Vintage 1940’s Art Deco Porcelain Enamel Top Kitchen Table

1940’s Metal top table. This is a porcelain top (enamel top) table. It has been redone a bit to make the table more sturdy and could use to be repainted now. This is still a very sturdy, durable table with years of life left in it! The porcelain top has some wear which is expected with it’s age. The legs are sturdy and strong and does not wobble. This is a great piece of vintage furniture that would look lovely in any retro home. Porcelain tables are great! They clean nicely and also are great for rolling out dough on! Incredible Art Deco style antique table with a top of porcelain enamel. I have seen dates for these tables from the 1920’s to 1950’s, probably because they were so sturdy and practical – they just kept making them! Condition is fair. The top has several areas where the enamel is missing, these are the black areas in the photo. Also there are many scratches in the top. The paint of the base is chippy. This is a primitive beauty in really nice vintage chic condition! Wood frame and legs and metal enamel top for your cottage kitchen, your next garden party, or for use anywhere in the home office or shop. It would make a great desk as well!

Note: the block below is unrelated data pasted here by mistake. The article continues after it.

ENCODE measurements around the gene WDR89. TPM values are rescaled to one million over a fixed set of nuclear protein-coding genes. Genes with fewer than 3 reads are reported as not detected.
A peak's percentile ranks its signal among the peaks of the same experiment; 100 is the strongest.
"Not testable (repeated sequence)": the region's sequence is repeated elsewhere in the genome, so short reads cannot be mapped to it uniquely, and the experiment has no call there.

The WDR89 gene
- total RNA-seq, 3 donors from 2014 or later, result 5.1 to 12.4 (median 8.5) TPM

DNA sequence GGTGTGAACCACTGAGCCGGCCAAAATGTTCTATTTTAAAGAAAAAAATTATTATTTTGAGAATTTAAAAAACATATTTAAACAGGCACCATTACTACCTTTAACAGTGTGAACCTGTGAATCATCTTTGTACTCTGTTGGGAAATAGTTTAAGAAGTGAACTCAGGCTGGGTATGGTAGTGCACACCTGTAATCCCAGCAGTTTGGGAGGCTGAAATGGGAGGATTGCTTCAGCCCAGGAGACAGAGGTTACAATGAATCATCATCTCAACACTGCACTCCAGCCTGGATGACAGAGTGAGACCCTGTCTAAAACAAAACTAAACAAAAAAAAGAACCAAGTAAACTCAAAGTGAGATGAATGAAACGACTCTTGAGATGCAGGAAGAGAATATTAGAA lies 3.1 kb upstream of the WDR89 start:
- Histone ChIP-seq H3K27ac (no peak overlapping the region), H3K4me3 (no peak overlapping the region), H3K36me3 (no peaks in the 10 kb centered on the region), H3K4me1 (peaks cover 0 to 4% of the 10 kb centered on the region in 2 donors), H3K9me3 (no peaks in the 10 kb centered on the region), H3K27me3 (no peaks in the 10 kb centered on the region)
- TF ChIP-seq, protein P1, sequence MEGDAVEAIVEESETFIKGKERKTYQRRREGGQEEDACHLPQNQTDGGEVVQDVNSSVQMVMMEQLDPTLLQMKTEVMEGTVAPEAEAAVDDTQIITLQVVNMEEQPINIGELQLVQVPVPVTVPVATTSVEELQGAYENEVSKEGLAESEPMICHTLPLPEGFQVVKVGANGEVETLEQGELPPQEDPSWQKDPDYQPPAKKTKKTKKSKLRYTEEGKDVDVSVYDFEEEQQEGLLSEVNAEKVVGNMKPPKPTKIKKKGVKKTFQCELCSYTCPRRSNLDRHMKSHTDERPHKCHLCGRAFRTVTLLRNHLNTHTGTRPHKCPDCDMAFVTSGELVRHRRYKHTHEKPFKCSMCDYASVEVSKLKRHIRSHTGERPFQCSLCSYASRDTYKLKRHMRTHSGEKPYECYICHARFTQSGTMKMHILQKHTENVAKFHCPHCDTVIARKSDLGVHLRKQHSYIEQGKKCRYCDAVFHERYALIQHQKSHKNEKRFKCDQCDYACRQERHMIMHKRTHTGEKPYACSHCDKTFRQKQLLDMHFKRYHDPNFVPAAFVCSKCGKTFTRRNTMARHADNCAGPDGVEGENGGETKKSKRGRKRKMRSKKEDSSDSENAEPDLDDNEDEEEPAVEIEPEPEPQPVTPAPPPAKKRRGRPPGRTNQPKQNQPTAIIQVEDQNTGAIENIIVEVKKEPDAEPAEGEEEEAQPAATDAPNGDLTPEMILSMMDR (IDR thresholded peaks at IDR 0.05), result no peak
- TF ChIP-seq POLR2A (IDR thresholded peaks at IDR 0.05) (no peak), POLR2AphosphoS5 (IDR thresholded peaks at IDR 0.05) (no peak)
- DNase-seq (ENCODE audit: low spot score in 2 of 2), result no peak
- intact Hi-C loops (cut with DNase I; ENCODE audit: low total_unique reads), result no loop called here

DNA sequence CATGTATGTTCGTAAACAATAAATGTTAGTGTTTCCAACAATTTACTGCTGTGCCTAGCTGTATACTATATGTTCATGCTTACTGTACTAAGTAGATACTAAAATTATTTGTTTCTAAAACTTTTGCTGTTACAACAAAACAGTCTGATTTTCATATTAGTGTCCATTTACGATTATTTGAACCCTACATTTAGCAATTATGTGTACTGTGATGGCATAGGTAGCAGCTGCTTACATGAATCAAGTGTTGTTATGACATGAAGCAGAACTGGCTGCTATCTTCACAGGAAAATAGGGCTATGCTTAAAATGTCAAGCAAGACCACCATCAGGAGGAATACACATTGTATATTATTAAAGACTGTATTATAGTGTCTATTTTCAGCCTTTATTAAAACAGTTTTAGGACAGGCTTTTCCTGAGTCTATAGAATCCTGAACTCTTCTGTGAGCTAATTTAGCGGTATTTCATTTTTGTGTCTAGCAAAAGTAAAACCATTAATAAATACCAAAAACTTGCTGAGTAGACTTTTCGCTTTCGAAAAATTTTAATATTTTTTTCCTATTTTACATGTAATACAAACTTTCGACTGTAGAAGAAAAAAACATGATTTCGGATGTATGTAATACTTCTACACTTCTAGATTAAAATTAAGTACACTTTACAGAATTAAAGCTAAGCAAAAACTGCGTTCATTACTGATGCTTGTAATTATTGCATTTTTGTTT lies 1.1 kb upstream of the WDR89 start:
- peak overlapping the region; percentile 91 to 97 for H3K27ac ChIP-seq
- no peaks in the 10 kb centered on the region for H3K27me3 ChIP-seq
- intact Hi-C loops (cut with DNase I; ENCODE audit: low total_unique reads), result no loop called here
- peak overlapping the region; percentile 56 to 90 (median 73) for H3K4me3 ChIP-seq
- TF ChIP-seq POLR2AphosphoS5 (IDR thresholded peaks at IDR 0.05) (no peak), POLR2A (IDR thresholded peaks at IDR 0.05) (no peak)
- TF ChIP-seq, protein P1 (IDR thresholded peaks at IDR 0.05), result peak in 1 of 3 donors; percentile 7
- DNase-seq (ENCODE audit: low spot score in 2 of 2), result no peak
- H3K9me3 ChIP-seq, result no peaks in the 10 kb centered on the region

Mankind has used the enameling technique since ancient times, the type of enamelware used in the kitchen that we are looking at today became popular in the mid 1700’s. The Germans are the ones given credit for that. They began pouring vitreous enamel onto sheet metal and then baking it at extremely high heat for use in kitchen utensils. It was brought to the United States around 1860, but it didn’t resemble the colorful examples that we see today.
Most of the enamelware that we see at flea markets and antique stores today has been manufactured since the 1940’s. Most enamelware manufactured before then was actually melted down for military purposes during WWII.
Like many products, some enamelware has become known by the manufacturer’s name. Granite ware was actually produced by a company in Granite, Illinois. They used granite in their enamel which gave it the grey tones that we associate with all the grey enamel ware that we generically refer to as granite ware. IMG_7715

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